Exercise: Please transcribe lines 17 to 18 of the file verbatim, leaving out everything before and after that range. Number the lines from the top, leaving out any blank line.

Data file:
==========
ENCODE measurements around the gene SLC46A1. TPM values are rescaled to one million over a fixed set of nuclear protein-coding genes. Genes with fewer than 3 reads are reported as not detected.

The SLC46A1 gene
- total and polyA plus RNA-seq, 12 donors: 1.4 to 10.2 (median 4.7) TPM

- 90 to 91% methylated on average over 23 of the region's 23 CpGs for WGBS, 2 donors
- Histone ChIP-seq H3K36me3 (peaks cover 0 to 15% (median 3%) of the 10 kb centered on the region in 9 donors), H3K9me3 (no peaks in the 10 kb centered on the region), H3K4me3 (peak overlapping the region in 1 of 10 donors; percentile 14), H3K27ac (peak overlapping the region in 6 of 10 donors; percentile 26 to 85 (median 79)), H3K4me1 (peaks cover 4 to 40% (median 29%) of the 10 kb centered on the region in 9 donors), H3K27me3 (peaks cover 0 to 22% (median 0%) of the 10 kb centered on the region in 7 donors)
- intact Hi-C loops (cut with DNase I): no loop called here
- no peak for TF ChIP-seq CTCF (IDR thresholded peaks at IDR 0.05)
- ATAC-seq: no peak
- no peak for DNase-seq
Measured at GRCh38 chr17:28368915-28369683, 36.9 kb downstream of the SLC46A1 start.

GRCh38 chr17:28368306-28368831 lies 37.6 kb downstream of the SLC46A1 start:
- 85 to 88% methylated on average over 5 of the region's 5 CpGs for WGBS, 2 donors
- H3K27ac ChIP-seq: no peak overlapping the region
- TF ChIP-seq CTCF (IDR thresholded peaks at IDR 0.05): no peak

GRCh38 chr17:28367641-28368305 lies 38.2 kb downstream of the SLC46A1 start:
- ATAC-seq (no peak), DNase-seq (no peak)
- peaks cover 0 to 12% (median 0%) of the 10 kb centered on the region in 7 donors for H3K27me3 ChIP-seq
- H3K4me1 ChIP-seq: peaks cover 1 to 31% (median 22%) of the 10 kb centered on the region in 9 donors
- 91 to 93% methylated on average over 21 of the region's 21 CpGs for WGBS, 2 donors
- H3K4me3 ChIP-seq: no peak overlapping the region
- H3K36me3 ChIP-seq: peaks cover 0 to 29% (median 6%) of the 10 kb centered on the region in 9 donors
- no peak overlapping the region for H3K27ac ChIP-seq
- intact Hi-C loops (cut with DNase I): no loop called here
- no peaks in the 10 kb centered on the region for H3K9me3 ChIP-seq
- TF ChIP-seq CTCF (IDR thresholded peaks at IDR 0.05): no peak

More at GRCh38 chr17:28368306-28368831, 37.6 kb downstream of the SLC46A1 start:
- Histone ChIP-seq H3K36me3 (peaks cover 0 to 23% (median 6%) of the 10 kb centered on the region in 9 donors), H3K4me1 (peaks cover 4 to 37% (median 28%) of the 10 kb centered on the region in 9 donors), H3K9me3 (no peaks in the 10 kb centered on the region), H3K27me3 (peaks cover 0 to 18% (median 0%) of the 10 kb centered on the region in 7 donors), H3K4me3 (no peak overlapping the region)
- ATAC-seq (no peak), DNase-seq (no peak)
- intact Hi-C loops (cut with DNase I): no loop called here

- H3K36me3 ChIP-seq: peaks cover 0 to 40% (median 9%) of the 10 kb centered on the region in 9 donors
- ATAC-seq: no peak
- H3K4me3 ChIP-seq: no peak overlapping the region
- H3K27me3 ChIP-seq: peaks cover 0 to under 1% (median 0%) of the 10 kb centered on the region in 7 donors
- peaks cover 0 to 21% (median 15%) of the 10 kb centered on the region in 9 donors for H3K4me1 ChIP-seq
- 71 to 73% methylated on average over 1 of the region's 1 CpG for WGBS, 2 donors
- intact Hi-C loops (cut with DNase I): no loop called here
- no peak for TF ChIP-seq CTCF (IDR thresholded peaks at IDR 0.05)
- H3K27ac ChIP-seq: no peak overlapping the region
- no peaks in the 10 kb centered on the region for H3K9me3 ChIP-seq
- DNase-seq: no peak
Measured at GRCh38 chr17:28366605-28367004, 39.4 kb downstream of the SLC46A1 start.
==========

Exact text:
- peaks cover 0 to 12% (median 0%) of the 10 kb centered on the region in 7 donors for H3K27me3 ChIP-seq
- H3K4me1 ChIP-seq: peaks cover 1 to 31% (median 22%) of the 10 kb centered on the region in 9 donors